Does this do any harm to the laptop? Let’s find us.
Many people who use laptops (laptops) often have the habit of constantly plugging in the charger to use it as a desktop computer. However, is that the right thing to do, let’s find the answer in the following article.
There are two main types of batteries used on laptops: lithium-ion and lithium-polymer. Although they are made based on different technologies, their basic mechanism of action is the same: Electric current is generated based on the movement of electrons. This shift helps the laptop’s battery to work well for a long time.
The battery cannot be overcharged. When you plug the charger continuously into the battery, there is no danger because when the battery is 100% full, the battery will automatically disconnect and not receive any more power unless the energy drops below a certain level. On the contrary, with current battery technology, using until the battery is exhausted and then charging will damage the battery as well as lead to an inability to restore capacity.
Thus, in theory, constantly plugging in the laptop charger does not cause any harm. However, the problem is not so simple.
One truth about these batteries is that they are unstable. Lithium batteries start to lose capacity as soon as they are manufactured and there are many factors that accelerate this process including:
– Number of charging cycles: Each battery is specified by the manufacturer with a certain number of charging cycles. The number of charging cycles is calculated from when the battery is from 0% to 100%. For example, you charge the laptop battery from 0% to 50% and then pull it out, which means it will only charge 1/2 cycle, in the next charge you will charge another 50% to complete a charging cycle. Over time, the more charge cycles you use, the more the battery will gradually degrade.
– Voltage: The lower the voltage, the faster the battery will bottle and fail. The voltage of the battery also decreases with time of use.
– Temperature: High temperatures above 30 degrees Celsius can seriously affect the operation of the winch as well as the battery life.
Of the three factors mentioned above, temperature and voltage can affect the battery the most. The degree of harm would be even greater if these two factors were combined.
If temperature greatly affects the battery capacity, the question is whether to remove the battery from the laptop to plug in the charger or not? Currently, there are many laptops designed with non-removable batteries, so it is difficult to remove the battery from the laptop.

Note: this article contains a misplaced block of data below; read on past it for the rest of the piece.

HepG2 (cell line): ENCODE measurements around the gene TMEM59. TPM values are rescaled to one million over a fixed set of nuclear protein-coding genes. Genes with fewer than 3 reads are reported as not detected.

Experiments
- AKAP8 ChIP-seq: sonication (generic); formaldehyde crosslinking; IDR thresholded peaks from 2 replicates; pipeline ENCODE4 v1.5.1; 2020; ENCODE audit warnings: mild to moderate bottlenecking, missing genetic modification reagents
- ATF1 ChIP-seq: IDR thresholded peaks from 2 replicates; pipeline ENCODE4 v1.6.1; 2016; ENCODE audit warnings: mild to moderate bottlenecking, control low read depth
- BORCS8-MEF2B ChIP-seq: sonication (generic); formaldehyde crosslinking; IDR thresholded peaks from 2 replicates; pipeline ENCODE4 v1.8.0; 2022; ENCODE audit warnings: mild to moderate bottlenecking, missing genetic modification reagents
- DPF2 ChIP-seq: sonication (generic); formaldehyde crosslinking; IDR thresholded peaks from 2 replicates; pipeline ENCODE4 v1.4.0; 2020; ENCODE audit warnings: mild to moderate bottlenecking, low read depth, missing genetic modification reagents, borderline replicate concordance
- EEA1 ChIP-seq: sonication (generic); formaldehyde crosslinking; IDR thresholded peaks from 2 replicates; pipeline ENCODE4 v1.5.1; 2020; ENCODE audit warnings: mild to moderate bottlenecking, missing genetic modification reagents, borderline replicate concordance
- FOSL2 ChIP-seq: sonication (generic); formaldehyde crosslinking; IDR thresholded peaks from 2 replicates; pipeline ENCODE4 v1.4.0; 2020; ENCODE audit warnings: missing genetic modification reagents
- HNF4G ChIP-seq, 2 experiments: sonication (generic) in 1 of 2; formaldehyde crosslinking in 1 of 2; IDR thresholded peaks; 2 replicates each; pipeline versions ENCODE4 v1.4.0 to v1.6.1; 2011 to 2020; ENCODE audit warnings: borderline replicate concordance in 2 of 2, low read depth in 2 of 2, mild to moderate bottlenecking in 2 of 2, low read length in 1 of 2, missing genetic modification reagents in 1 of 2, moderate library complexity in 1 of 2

In case your laptop can remove the battery, whether to remove it or not depends on the manufacturer. For example, Acer always encourages users of their laptops to remove the battery. Meanwhile, when Apple was still making laptops with removable batteries, it didn’t want that. And if you still want to remove the battery, the best way to do it is to leave the capacity between 40 and 70% and then store it in an ideal temperature, not too hot.
With the question raised at the beginning of the article, it is really difficult to have an absolute answer because it depends on many factors including the recommendations of the laptop manufacturer. As stated, Acer always wants users to remove the battery to start the laptop, HP recommends that users only plug in the charger for 2 weeks and then use it, and Dell thinks that constantly plugging in the charger will not affect anything. their device.
Constantly plugging in the charger as well as using the battery on the laptop too much will also cause many consequences. Continuously plugging in the laptop charger, although it does not affect the battery in the short term, in the long run will cause the battery to decrease in capacity while using the laptop without a charger will increase the charging cycle and also make the battery bottle. Therefore, the best answer is to combine both uses such as using the laptop with the battery for a few days and then plugging it in again. Besides, we also need to pay attention to the temperature when using the laptop with the battery.
(Refer to QTM)
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